Quilling or paper filigree is an art form that involves the use of strips of paper that are rolled, shaped, and glued together to create decorative designs. Quilling starts with rolling a strip of paper (using a thick needle) into a coil and then pinching the coil into shapes that can be glued together.
Our students worked for 4 to 5 days to create these beautiful and color-rich pieces. This type of artwork is perfect for girls in Grade 2 because it focuses on hand-eye coordination.
“It is an art craft that the girls could do all year long, they loved it!” -Art Teacher, Mr. Witrak
Grade 5 students looked at the different styles of Totem Poles from Alaska, British Columbia, and the Northwest and discussed their cultural and visual significance. In addition, they observed and discussed various types of symbols that were both stereotypical and more unique in order to explore ideas about how symbols create meaning, understanding, and relay information without the use of words.
Using Google Draw, students designed a personal symbol that represented or expressed some aspect of their personality, their family, or something they are passionate about. Their original symbol was then mirrored in order to expand the design into a more complex symbol. Then their designs were cut out using the laser cutter, painted, and attached to the pole. Each pole represents one of the 5th grade art sections.
There is art swimming in our midst. Of course our talented students do art every day, but we also have a highly creative faculty. Be sure to visit the “From the Heart” art display in the East Dining Room, where you will find paintings, quilts, needlepoint, mixed media, embroidery, among other fantastic artwork.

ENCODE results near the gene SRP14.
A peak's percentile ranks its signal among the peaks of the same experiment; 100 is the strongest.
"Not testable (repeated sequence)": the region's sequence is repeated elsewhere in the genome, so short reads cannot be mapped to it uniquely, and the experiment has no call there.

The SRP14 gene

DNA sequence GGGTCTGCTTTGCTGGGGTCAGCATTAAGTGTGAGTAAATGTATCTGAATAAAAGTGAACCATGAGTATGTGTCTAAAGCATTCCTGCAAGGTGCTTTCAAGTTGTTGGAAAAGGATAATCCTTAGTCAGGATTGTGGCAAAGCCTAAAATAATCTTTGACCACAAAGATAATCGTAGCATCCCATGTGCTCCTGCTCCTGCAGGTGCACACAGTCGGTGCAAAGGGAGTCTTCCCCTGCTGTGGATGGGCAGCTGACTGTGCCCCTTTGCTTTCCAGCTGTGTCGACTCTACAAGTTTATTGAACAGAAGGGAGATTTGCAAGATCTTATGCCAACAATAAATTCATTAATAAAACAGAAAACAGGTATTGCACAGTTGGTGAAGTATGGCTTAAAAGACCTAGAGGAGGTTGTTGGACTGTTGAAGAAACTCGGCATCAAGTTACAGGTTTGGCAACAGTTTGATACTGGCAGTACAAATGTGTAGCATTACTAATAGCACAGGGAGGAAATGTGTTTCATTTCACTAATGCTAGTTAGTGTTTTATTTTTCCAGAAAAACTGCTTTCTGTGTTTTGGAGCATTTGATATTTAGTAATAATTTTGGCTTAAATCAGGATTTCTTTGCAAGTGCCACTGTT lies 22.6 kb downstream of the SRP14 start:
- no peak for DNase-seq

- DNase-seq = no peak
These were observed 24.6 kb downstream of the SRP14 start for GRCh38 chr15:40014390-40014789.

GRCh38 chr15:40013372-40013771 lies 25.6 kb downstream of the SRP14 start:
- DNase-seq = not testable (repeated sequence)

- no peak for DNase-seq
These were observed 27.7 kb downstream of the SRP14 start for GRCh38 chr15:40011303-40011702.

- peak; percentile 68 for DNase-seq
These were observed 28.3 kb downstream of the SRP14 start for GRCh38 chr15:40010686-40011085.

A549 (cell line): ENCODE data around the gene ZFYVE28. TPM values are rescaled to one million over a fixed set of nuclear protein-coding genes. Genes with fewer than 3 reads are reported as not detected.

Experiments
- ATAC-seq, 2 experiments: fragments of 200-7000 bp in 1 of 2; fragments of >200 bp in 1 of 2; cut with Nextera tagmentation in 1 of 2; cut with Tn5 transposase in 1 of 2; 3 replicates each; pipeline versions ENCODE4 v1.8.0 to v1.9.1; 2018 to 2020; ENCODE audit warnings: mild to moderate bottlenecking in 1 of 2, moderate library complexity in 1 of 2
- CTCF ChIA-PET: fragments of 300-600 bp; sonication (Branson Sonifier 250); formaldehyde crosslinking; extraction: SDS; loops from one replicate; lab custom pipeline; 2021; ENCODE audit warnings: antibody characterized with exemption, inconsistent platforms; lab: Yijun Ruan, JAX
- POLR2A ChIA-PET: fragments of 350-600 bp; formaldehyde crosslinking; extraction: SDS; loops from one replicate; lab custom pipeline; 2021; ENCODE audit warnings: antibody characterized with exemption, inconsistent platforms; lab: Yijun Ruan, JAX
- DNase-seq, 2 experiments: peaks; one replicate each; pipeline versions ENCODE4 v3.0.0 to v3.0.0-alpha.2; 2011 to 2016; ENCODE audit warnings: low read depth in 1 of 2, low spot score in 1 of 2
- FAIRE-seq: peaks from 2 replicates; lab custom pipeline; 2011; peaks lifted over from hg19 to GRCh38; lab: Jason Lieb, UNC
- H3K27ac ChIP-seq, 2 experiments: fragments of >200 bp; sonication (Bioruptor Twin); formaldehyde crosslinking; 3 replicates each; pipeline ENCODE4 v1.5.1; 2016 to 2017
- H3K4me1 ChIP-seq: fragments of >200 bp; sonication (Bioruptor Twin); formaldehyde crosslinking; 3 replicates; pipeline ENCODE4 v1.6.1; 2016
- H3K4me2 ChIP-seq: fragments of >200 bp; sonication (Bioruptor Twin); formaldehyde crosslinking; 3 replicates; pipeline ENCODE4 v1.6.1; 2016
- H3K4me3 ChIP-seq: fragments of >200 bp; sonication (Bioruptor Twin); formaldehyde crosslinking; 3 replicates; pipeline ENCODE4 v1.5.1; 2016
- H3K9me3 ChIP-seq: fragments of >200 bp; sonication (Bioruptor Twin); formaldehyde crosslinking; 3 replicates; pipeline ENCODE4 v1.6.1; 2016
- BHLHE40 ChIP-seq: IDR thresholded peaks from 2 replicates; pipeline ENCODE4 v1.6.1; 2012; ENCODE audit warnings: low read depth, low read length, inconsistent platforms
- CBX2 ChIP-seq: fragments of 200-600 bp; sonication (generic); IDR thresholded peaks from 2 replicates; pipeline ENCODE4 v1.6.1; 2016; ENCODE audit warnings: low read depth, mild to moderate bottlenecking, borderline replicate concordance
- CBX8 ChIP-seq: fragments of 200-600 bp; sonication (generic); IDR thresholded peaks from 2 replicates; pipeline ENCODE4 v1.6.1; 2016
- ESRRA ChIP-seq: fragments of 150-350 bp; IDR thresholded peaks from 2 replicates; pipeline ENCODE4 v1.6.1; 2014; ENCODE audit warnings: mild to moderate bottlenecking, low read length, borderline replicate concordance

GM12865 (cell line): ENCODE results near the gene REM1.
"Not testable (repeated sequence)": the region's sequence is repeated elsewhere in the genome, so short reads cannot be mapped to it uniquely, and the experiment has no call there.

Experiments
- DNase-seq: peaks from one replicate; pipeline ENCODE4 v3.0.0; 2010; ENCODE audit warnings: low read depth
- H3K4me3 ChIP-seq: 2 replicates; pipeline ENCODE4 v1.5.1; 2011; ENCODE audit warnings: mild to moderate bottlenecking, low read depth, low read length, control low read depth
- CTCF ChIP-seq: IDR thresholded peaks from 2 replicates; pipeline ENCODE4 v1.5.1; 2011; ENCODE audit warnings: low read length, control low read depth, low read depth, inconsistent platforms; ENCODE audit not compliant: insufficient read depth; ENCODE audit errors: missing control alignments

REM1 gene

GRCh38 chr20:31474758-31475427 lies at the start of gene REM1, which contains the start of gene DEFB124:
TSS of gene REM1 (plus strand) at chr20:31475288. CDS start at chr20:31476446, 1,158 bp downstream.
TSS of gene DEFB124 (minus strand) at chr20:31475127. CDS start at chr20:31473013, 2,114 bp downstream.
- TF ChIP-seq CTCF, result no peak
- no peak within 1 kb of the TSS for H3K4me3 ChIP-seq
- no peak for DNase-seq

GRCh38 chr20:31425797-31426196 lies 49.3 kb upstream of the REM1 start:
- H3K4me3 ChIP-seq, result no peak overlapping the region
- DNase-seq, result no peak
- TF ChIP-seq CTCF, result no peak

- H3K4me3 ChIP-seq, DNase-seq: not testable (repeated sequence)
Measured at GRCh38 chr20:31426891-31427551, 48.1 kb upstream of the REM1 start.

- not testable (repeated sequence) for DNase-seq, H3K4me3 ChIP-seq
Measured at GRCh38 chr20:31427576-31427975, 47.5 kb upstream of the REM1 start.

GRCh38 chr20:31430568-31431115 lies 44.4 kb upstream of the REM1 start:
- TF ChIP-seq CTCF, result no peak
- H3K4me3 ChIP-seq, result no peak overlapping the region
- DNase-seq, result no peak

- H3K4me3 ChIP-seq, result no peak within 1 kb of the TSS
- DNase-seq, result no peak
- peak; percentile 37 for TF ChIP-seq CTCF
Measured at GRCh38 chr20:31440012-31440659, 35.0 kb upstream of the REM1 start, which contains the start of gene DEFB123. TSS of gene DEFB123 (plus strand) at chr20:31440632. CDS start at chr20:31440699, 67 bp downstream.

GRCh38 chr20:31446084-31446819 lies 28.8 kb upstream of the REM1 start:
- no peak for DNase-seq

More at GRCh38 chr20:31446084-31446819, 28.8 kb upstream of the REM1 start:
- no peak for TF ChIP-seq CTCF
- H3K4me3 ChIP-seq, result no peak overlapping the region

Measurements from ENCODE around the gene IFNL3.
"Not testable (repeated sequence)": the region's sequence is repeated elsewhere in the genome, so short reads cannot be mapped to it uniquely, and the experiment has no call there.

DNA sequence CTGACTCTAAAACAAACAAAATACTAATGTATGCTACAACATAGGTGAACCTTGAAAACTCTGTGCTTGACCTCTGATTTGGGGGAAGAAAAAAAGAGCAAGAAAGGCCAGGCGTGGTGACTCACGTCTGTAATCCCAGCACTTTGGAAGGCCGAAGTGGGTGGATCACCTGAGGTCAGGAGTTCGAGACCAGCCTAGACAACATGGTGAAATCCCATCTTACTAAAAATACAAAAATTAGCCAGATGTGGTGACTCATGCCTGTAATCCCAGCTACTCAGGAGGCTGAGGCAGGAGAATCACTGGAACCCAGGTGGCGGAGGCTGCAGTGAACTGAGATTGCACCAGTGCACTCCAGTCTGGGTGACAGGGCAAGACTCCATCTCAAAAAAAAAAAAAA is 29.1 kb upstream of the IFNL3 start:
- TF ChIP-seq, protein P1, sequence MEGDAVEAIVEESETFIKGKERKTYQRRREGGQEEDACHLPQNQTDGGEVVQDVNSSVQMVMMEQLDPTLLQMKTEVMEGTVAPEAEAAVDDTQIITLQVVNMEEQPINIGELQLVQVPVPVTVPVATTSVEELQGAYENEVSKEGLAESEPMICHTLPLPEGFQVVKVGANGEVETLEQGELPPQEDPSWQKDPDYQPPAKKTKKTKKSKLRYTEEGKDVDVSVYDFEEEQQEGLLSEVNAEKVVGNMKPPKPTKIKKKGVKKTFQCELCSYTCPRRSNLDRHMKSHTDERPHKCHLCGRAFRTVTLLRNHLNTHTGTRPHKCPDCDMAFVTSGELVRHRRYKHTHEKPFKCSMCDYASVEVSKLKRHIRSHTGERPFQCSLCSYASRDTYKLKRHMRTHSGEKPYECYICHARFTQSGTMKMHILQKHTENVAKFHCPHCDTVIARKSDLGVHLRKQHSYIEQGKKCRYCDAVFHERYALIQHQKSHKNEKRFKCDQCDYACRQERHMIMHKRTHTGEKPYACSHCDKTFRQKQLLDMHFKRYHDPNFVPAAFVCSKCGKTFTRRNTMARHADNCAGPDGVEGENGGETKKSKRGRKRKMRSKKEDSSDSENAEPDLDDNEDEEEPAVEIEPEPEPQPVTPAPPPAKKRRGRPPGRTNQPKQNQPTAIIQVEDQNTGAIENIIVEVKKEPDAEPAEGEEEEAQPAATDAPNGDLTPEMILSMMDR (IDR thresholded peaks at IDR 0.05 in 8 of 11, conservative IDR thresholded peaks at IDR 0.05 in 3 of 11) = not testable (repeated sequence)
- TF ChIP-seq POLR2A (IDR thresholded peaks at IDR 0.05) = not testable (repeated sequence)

Special thanks to contributing artists: Sarah Cherney, Willow Hagge, Jessie Wayburn, Jim Lengel, Maggie Jo Feldman, Lauren Dyer, Konika Ray, Irene Gonzalez, Hannah Do, Caitlin Stevens, and Andy Witrak.
Grade 5 students recently completed colorful collages showcasing animals from across the United States. Abby created a beautiful grey fox.
She shares this reflection about her artistic process:
Overall, I think I had a good experience making this collage. It was a little hard to find the right colors that I needed. What I did to get through the challenge was improvise to find a solution that worked even though it took a long time. The part of the process that I enjoyed the most was collaborating with my friends and finding a way to put the scraps onto my picture. I like the way my piece came out because I am not naturally talented at collaging, but I still was able to do this successfully. The part of the artistic process that surprised me the most was that we spent so long drawing our animals. Now that I look back at it, I think it was very important that we spent so long drawing because we need to know all of the spacing and color details.
The Chauvet and Lascaux Caves in France aren’t the only places to see beautiful drawings of animals. Next week kindergarteners will be creating their own artwork inside of the Lascaux Cave in McKinne Lounge.
In preparation for this undertaking, students enjoyed the picture book The First Drawing, and pondered the importance of animals to early humans in prehistoric Europe. Our girls will explore the magic of the cave using chalk and special lights to make their depictions. Be sure to stop by for a visit inside!